Summary: Growing grass in shade can be a major lawn problem for homeowners. Even with excellent grass seed germination, sowing grass seed does not solve this problem. In this article we will begin looking at the issue of grass in the shade.
Question: In parts of our yard where the trees shade much of the grass the lawn is very thin and does not do well. What is the best grass that grows in shade under trees and when should we sow grass seed for the lawn in those areas? Mike, Milford CT
Answer: Mike, the grass problems associated with growing grass in the shade can be the most exasperating of all lawn problems.
The causes of “grass failure” to get good turf growing under trees are wide ranging, most of which are interrelated.
So, it is not possible, to give an exact answer that this thing or that thing is the cause when grass does not thrive in shade. As with most plant, garden, landscape and lawn problems, there is almost always a chain of circumstances is responsible.
For our discussion of – grass that grows in the shade – the problem is divided the contributing difficulties into four groups listed in the order of their importance:
- Lack of sufficient plant nutrients
- Shortage of moisture during summer months
- Absence of sunlight
- Other unfavorable factors
Strangely enough what at first might be considered most important is almost the least important. Absence of sunlight is the factor most easily solved.
This can be fixed by supplying a mixture of grasses that are actually adapted to growth in shade. Unfortunately, because of lack of information, the cost of seed, or because it is a little extra trouble, the proper grass seed is seldom provided.
The other difficulties are not so easily solved. To overcome them it is necessary to understand the trouble, so we need to consider the various causes in detail and then prescribe what have been found the best corrective measures.
Lack of Plant Food
The nurseryman says grass robs the trees of nutrients, while the grass man says the tree, being more aggressive, gets all and little remains for the grass.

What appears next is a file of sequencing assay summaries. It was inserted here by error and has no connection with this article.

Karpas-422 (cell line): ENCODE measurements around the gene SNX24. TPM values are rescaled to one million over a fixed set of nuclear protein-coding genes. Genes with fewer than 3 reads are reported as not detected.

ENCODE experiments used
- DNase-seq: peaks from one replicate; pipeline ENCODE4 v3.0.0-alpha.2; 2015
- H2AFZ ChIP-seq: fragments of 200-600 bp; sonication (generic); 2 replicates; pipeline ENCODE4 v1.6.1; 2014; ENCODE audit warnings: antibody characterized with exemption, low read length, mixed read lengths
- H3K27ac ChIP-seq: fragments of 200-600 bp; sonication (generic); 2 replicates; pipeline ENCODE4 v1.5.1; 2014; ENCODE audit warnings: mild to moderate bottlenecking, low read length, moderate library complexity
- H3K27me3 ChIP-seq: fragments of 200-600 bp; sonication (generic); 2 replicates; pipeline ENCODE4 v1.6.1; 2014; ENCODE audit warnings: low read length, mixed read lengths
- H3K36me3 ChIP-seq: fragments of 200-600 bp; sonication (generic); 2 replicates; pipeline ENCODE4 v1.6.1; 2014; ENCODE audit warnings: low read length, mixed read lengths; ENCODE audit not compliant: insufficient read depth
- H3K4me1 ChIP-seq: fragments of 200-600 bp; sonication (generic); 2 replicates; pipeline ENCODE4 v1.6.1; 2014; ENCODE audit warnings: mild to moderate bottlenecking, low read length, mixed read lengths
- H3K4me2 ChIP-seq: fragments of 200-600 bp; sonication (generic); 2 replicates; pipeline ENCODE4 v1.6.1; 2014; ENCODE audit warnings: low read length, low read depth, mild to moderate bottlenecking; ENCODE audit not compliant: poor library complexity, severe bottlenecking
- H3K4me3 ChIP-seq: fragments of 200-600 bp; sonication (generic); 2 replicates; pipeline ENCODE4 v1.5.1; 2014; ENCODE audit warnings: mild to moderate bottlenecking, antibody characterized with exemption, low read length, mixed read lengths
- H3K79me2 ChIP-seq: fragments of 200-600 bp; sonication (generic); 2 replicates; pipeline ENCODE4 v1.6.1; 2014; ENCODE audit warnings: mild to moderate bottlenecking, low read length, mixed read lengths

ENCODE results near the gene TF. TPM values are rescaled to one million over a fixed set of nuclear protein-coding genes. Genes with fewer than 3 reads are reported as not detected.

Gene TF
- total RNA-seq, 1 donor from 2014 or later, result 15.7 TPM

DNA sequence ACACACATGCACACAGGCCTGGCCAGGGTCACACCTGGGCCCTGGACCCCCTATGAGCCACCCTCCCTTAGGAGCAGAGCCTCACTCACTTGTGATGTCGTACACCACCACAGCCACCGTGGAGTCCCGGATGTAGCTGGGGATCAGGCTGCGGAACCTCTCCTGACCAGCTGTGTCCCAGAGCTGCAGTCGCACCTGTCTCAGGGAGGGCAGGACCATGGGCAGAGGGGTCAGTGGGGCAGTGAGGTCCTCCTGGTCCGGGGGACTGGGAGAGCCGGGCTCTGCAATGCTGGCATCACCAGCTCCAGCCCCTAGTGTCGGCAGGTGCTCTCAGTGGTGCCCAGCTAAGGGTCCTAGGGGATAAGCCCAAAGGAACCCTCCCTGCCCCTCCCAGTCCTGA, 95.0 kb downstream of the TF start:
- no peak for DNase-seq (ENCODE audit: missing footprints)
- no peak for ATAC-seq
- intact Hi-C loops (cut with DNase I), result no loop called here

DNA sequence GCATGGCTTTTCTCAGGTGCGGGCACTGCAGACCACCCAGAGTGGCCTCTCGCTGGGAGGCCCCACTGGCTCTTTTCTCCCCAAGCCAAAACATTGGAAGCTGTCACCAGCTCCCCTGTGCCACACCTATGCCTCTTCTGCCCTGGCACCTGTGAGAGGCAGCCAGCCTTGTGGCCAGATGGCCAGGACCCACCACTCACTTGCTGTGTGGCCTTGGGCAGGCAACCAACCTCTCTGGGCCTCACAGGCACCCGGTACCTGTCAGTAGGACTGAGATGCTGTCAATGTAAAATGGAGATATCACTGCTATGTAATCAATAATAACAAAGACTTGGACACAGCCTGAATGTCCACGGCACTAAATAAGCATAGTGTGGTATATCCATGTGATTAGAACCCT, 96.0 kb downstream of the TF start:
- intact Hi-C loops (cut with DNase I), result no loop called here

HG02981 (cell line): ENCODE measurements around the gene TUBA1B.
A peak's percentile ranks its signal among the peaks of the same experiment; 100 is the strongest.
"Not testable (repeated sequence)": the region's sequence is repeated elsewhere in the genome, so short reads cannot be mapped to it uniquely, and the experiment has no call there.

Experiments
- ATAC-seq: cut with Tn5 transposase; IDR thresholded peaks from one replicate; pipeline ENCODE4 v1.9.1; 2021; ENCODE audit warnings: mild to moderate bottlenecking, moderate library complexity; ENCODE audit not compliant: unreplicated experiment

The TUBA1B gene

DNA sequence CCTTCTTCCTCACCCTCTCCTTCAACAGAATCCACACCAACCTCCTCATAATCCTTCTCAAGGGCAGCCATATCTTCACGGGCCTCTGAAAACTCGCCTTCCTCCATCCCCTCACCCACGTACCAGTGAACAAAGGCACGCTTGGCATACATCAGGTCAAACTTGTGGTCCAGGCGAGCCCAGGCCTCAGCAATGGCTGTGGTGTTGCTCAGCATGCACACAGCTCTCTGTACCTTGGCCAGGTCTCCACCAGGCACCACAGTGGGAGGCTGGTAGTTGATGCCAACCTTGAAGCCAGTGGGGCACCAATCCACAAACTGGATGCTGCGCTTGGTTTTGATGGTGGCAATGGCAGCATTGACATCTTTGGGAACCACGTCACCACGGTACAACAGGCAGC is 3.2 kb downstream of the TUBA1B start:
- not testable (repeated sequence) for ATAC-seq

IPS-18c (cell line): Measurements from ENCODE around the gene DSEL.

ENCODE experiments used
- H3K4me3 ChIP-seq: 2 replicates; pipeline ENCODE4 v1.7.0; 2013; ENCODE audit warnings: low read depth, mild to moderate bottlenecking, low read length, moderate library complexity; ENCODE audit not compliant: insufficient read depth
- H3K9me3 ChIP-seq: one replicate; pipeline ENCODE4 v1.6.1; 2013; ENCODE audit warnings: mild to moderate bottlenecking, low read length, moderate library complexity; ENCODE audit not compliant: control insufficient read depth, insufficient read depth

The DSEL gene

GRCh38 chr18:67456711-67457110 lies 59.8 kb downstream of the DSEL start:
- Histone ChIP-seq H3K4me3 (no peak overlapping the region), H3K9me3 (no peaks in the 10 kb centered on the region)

However that may be, we have it on good authority that a medium sized tree each year requires nutrients equivalent to 20 pounds of a high analysis complete fertilizer.
Sod under this same tree would need about the same quantity per year if it were to make a satisfactory growth, factors being favorable.
Thus a plot of ground 30 x 40 feet on which a tree is growing and which is in sod must supply each year plant nutrients in the amount contained in approximately 40 pounds of commercial fertilizer.
It is, of course, better for trees if they can find sufficient nutrients located fairly deep in the soil. But if it is not there they will send their feeding roots toward the surface and thereby enter into direct competition with the grass.
Usually the tree will emerge victor, take most of the available surface plant nutrients and leave nothing for the lawn.
A permanent remedy for such a condition requires:
- Regular and Correct Feeding of the Tree Roots
- Regular Feeding of the Grass
One of the best methods of feeding trees we discussed in “How To Fertilize a Tree”.
Feeding grass is not a difficult matter. To insure a constant and adequate supply of nutrients, shaded lawns should be fertilized three times yearly, namely in spring, early summer, and fall.
As previously indicated, the supply of nutrient materials is only one of many problem factors affecting grass for shaded areas. In some ways the moisture condition, deficiency or over-abundance, exercises a greater influence because of its close relationship to mechanical and chemical soil composition.
Botanists tell us that trees as well as grass require much larger quantities of water than we might suspect. A medium sized tree might well transpire some 500 pounds of moisture over a period of twenty-four hours in a normal summer day.
From the soil under this tree we could reasonably expect an evaporation and transpiration loss of about 700 pounds of water which must be replaced if the tree and grass are to be kept from suffering.
This would total a monthly loss of about six inches. Compare this with the average summer rainfall in the north central states of about 35 inches per month.
In general it seems that for grass growing under trees an average of at least one inch of water per week should be supplied (to keep the turf growing vigorously). This would be equivalent to an application of about 5000 gallons on every 1000 square feet.
The image to the right gives some idea of the extent of a tree’s root system. Obviously grass roots are not a match for such roots and so if moisture is deficient, trees get the surface soil moisture leaving little or none for the lawn.
Another condition affecting the water supply available to tree shaded lawns is the action of the tree foliage in diverting water, so that such areas do not get even their share of the scant late spring and summer rainfall.
Many Other Problems
So far we have only considered a few of the many conditions affecting shaded lawns.
Next we will look at the matter of soils and particularly their relation to moisture supply. Other difficulties include damage by the heavy wash of rainfall down tree trunks and the dripping of large drops of water from tree branches and leaves.
The problems of acid soils and toxic soils, unfavorable bacterial environment, moss and grass smothering by leaves will also be look at. Stay tuned!